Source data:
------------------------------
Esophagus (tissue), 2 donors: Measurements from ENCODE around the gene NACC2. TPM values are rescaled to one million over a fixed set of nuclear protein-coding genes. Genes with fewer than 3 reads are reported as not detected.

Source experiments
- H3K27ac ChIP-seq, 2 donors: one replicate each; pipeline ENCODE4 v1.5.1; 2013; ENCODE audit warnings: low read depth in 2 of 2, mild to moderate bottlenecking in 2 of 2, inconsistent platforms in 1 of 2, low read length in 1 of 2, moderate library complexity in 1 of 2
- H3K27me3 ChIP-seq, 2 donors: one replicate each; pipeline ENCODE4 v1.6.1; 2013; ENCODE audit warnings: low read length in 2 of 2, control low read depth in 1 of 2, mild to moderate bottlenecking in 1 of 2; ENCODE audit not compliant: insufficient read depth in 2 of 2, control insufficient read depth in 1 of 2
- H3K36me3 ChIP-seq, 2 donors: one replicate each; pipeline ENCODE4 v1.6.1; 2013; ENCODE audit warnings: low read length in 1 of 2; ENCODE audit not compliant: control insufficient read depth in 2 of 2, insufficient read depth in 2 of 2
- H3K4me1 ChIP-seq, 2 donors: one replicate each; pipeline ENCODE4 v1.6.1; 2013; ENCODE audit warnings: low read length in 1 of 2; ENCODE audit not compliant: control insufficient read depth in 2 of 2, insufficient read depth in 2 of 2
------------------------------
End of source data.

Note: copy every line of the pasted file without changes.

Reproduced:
Esophagus (tissue), 2 donors: Measurements from ENCODE around the gene NACC2. TPM values are rescaled to one million over a fixed set of nuclear protein-coding genes. Genes with fewer than 3 reads are reported as not detected.

Source experiments
- H3K27ac ChIP-seq, 2 donors: one replicate each; pipeline ENCODE4 v1.5.1; 2013; ENCODE audit warnings: low read depth in 2 of 2, mild to moderate bottlenecking in 2 of 2, inconsistent platforms in 1 of 2, low read length in 1 of 2, moderate library complexity in 1 of 2
- H3K27me3 ChIP-seq, 2 donors: one replicate each; pipeline ENCODE4 v1.6.1; 2013; ENCODE audit warnings: low read length in 2 of 2, control low read depth in 1 of 2, mild to moderate bottlenecking in 1 of 2; ENCODE audit not compliant: insufficient read depth in 2 of 2, control insufficient read depth in 1 of 2
- H3K36me3 ChIP-seq, 2 donors: one replicate each; pipeline ENCODE4 v1.6.1; 2013; ENCODE audit warnings: low read length in 1 of 2; ENCODE audit not compliant: control insufficient read depth in 2 of 2, insufficient read depth in 2 of 2
- H3K4me1 ChIP-seq, 2 donors: one replicate each; pipeline ENCODE4 v1.6.1; 2013; ENCODE audit warnings: low read length in 1 of 2; ENCODE audit not compliant: control insufficient read depth in 2 of 2, insufficient read depth in 2 of 2